School of Medicine and Health Sciences Poster Presentations

Title

A large retrospective analysis reveals an association between coronary heart disease and history of depression and anxiety

Document Type

Poster

Keywords

coronary heart disease; depression, anxiety

Publication Date

Spring 2017

Abstract

Background: Coronary heart disease (CHD) and myocardial infarction (MI) continue to be leading causes of death in the United States. Effects of depression and anxiety on CHD and MI risk remain controversial. A number of studies have shown mixed results. Even fewer studies have examined the specific association of anxiety with MI. Limitations to existing studies include non-prospective designs, small sample sizes, and review of non-current data. Furthermore, effects of medication use for depression and anxiety on CHD and MI risk have not been fully elucidated. Our study examines the association between CHD/MI and all three of these important factors: anxiety, depression, and psychiatric medications, in a cross-sectional analysis of a large database of subjects in the United States. The large sample size and comprehensive adjustment for risk factors for CHD/MI are major strengths of this study.

Methods: We analyzed data from the 2015 Behavioral Risk Factor Surveillance System (BRFSS) containing 441,456 subjects. A chi-square test was used to examine the binary variables of demographic and health characteristics of subjects with CHD/MI and subjects without CHD/MI. These characteristics include gender, age, hypertension (HTN), diabetes mellitus (DM), hyperlipidemia (HLD), chronic kidney disease (CKD), anxiety, depression, and medications for emotional problems. We then used logistic regression models to estimate the adjusted odds ratio of CHD/MI for these characteristics.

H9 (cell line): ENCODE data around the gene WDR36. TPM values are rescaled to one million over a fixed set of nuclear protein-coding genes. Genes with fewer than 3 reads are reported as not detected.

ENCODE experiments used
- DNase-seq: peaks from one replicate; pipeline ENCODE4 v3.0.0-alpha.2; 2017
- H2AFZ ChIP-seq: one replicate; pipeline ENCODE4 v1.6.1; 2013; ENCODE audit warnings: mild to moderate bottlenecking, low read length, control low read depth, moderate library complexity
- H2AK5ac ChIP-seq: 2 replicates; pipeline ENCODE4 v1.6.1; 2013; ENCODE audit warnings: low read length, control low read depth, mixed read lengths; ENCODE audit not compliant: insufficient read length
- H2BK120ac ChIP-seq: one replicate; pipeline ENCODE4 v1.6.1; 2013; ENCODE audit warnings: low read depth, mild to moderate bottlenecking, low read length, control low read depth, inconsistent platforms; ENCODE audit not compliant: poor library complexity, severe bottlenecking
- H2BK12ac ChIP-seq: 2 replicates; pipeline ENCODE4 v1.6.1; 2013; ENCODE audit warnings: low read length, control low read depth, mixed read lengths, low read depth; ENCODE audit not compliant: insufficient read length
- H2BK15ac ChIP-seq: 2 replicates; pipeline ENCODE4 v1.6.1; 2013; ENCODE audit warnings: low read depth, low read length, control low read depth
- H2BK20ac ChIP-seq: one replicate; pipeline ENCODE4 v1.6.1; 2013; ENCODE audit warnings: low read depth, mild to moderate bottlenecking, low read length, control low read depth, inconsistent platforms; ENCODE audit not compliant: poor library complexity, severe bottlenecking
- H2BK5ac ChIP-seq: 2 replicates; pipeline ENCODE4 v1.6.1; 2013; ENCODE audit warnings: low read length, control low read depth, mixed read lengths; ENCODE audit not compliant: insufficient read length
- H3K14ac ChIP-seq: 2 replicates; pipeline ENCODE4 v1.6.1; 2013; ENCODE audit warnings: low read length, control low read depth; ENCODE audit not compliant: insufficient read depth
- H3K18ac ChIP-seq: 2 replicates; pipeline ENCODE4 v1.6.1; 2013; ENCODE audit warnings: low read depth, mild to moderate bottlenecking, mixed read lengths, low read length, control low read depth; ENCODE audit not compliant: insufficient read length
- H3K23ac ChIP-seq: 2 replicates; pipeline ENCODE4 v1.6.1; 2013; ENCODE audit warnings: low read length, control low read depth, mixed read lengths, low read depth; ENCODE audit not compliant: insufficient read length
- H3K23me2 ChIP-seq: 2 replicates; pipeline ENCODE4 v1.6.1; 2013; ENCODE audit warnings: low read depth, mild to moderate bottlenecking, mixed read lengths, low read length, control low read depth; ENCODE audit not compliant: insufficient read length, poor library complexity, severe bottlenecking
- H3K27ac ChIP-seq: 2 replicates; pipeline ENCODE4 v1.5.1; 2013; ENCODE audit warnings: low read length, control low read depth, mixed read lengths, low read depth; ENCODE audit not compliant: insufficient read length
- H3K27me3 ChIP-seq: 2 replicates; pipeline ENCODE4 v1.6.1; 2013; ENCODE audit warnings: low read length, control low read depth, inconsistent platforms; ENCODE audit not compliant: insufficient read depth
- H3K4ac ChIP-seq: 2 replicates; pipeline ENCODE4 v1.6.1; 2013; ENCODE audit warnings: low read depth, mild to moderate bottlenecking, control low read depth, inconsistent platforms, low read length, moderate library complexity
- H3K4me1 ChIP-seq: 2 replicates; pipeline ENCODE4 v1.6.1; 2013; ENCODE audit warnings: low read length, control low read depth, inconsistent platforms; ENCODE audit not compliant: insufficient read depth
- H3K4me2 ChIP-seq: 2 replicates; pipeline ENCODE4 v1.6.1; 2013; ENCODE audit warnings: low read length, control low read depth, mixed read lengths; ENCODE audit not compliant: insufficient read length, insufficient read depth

Results: Univariate analysis revealed that being older than 60 years and having HTN, DM, HLD, and CKD significantly increases the odds of CHD/MI by 4.77, 5.03, 3.91, 3.48, and 4.47, respectively. Furthermore, depression and taking medications for emotional problems increases the odds of CHD/MI by approximately 70% with a p-value less than 0.0001. In contrast, anxiety significantly reduces the odds of CHD/MI by 38% with a p-value less than 0.0001. We then constructed two logistic regression models which showed that depression increases the odds of CHD/MI by 2.48, and anxiety reduces the odds of CHD/MI by 58%, after comprehensive adjustment for CHD/MI risk factors. Finally, medications for emotional problems are not associated with CHD/MI, after adjustment for other risk factors as well as depression or anxiety.

Conclusions: A national database was used to determine the associations between CHD/MI, depression, anxiety, and use of medication for emotional problems. Our analysis suggests that depression increases the odds ratio of CHD/MI while anxiety reduces the odds ratio of CHD/MI with medication having no effect. This information is clinically useful in assessing risk of CHD/MI in patients with concomitant mental health disease.

Creative Commons License

Creative Commons License